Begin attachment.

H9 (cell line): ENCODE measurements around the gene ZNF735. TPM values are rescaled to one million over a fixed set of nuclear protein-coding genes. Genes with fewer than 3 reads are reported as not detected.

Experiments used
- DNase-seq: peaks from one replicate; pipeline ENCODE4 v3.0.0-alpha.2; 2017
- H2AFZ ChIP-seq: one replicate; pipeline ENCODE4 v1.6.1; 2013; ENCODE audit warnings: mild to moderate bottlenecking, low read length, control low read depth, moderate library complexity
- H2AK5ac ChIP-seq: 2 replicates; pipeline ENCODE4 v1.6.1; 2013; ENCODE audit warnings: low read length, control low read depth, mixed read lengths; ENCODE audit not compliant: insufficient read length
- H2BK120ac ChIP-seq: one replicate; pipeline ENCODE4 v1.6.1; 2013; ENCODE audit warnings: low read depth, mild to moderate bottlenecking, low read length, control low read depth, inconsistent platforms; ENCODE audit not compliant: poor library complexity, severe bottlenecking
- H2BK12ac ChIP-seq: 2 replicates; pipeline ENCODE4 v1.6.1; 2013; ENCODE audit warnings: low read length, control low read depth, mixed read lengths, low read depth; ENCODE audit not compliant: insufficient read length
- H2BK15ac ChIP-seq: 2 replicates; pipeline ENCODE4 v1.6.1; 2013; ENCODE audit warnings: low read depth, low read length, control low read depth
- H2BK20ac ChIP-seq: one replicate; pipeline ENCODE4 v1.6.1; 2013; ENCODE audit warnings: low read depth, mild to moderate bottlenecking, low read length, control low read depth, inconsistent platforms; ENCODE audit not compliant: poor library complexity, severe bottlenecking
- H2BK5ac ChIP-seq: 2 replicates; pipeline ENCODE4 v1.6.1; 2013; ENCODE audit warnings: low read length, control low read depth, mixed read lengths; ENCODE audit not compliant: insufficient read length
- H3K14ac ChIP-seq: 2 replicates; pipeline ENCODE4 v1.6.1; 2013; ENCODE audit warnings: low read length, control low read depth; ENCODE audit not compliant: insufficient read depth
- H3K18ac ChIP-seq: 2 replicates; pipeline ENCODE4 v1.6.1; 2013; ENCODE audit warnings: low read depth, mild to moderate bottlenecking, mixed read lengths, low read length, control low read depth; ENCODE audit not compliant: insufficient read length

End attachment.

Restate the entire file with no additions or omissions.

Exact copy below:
H9 (cell line): ENCODE measurements around the gene ZNF735. TPM values are rescaled to one million over a fixed set of nuclear protein-coding genes. Genes with fewer than 3 reads are reported as not detected.

Experiments used
- DNase-seq: peaks from one replicate; pipeline ENCODE4 v3.0.0-alpha.2; 2017
- H2AFZ ChIP-seq: one replicate; pipeline ENCODE4 v1.6.1; 2013; ENCODE audit warnings: mild to moderate bottlenecking, low read length, control low read depth, moderate library complexity
- H2AK5ac ChIP-seq: 2 replicates; pipeline ENCODE4 v1.6.1; 2013; ENCODE audit warnings: low read length, control low read depth, mixed read lengths; ENCODE audit not compliant: insufficient read length
- H2BK120ac ChIP-seq: one replicate; pipeline ENCODE4 v1.6.1; 2013; ENCODE audit warnings: low read depth, mild to moderate bottlenecking, low read length, control low read depth, inconsistent platforms; ENCODE audit not compliant: poor library complexity, severe bottlenecking
- H2BK12ac ChIP-seq: 2 replicates; pipeline ENCODE4 v1.6.1; 2013; ENCODE audit warnings: low read length, control low read depth, mixed read lengths, low read depth; ENCODE audit not compliant: insufficient read length
- H2BK15ac ChIP-seq: 2 replicates; pipeline ENCODE4 v1.6.1; 2013; ENCODE audit warnings: low read depth, low read length, control low read depth
- H2BK20ac ChIP-seq: one replicate; pipeline ENCODE4 v1.6.1; 2013; ENCODE audit warnings: low read depth, mild to moderate bottlenecking, low read length, control low read depth, inconsistent platforms; ENCODE audit not compliant: poor library complexity, severe bottlenecking
- H2BK5ac ChIP-seq: 2 replicates; pipeline ENCODE4 v1.6.1; 2013; ENCODE audit warnings: low read length, control low read depth, mixed read lengths; ENCODE audit not compliant: insufficient read length
- H3K14ac ChIP-seq: 2 replicates; pipeline ENCODE4 v1.6.1; 2013; ENCODE audit warnings: low read length, control low read depth; ENCODE audit not compliant: insufficient read depth
- H3K18ac ChIP-seq: 2 replicates; pipeline ENCODE4 v1.6.1; 2013; ENCODE audit warnings: low read depth, mild to moderate bottlenecking, mixed read lengths, low read length, control low read depth; ENCODE audit not compliant: insufficient read length